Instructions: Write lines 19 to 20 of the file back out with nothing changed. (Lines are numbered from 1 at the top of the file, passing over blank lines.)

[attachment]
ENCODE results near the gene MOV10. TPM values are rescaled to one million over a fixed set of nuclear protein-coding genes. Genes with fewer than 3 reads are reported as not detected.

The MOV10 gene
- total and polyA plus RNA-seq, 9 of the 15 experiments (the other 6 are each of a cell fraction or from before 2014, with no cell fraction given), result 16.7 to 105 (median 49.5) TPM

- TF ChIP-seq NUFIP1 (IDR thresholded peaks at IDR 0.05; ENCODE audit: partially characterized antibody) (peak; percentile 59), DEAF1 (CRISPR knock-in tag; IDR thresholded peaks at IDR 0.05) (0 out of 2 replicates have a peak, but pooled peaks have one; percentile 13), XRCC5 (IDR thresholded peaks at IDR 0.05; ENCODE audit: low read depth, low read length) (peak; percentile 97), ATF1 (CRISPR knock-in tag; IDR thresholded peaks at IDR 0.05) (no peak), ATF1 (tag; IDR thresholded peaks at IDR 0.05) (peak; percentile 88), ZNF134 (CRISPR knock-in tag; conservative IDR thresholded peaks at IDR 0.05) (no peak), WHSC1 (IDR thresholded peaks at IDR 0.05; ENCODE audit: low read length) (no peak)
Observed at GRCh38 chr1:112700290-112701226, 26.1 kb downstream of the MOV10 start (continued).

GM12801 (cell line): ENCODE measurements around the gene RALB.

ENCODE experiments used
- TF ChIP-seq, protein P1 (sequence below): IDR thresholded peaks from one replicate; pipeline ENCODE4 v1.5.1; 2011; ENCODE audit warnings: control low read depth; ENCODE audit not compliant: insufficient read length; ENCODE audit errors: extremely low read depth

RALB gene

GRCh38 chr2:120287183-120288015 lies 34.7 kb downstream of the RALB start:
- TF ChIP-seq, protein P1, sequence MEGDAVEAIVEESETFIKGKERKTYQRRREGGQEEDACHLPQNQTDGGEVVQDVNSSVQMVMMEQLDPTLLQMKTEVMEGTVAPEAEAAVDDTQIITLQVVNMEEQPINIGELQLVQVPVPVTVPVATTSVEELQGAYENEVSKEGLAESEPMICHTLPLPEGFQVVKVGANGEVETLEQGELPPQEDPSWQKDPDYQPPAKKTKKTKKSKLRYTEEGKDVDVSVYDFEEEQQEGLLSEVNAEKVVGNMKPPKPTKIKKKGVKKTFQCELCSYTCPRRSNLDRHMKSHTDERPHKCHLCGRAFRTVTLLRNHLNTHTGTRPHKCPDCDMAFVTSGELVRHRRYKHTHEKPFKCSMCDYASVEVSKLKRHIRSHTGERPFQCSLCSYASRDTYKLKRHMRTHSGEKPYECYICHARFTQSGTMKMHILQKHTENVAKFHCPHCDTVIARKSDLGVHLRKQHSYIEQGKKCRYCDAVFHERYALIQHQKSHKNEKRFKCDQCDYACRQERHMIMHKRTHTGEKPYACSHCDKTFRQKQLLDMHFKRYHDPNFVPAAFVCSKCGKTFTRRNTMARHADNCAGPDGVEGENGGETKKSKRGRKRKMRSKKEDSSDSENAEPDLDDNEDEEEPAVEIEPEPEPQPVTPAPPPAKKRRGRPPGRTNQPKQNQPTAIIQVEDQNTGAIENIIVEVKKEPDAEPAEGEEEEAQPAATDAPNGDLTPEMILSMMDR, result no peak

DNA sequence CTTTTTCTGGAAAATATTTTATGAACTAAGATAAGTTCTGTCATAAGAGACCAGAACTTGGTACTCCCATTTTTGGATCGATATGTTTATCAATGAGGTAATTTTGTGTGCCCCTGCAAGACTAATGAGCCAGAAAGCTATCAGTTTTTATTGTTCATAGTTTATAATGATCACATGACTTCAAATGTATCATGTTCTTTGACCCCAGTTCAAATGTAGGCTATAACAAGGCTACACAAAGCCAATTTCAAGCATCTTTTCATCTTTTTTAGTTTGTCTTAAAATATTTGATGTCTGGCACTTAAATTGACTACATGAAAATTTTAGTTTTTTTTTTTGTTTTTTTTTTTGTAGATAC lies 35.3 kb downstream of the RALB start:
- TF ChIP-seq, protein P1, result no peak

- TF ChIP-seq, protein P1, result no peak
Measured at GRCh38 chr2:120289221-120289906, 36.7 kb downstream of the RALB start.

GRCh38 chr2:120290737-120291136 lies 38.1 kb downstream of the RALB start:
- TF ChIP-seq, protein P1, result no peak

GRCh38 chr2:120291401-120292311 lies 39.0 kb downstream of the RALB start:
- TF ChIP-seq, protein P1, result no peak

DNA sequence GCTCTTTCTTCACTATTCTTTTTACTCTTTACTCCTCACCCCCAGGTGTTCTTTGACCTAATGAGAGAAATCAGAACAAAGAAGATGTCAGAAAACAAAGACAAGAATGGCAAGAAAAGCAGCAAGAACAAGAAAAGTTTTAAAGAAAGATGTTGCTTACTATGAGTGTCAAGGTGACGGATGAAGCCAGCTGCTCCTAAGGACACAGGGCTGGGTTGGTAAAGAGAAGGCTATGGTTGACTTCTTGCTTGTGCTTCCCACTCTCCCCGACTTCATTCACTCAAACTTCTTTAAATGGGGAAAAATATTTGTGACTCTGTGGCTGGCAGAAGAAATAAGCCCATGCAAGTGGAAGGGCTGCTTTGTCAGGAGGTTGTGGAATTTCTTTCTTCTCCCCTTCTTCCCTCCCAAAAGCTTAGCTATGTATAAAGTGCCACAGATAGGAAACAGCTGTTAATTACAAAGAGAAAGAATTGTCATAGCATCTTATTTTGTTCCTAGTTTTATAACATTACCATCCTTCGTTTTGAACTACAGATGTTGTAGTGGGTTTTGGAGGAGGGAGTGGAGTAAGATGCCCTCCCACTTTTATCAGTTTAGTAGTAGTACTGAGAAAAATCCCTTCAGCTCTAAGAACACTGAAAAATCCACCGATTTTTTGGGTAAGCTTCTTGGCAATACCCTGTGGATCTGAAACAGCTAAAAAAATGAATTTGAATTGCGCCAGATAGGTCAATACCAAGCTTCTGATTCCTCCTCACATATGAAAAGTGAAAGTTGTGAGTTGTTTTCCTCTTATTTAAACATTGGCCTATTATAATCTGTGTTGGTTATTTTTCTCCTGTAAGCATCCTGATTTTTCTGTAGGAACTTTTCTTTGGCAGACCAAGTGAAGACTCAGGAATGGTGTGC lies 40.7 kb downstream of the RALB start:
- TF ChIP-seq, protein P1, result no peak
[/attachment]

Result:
- TF ChIP-seq, protein P1, result no peak

DNA sequence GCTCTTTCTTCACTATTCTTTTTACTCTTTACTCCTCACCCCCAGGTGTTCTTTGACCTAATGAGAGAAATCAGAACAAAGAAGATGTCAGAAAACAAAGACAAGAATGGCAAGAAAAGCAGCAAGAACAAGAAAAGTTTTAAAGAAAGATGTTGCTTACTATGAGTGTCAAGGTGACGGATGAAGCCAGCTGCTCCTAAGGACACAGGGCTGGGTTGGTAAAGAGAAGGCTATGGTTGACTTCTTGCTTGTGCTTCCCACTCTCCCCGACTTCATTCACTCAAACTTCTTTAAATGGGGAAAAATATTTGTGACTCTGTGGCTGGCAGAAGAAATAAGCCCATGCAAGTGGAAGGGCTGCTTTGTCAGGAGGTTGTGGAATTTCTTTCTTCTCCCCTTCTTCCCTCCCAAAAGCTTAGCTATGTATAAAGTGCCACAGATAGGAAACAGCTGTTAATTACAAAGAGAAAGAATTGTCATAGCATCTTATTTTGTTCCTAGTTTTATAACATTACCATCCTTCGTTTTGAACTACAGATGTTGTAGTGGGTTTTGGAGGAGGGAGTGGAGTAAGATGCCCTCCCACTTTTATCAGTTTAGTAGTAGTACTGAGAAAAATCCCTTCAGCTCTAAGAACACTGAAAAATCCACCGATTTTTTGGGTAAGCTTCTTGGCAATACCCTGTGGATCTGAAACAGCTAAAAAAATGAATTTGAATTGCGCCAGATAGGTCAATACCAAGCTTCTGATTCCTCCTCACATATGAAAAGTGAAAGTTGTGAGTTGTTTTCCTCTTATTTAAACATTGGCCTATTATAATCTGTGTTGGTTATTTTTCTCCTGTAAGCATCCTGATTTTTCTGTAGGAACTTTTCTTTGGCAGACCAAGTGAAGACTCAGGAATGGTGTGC lies 40.7 kb downstream of the RALB start: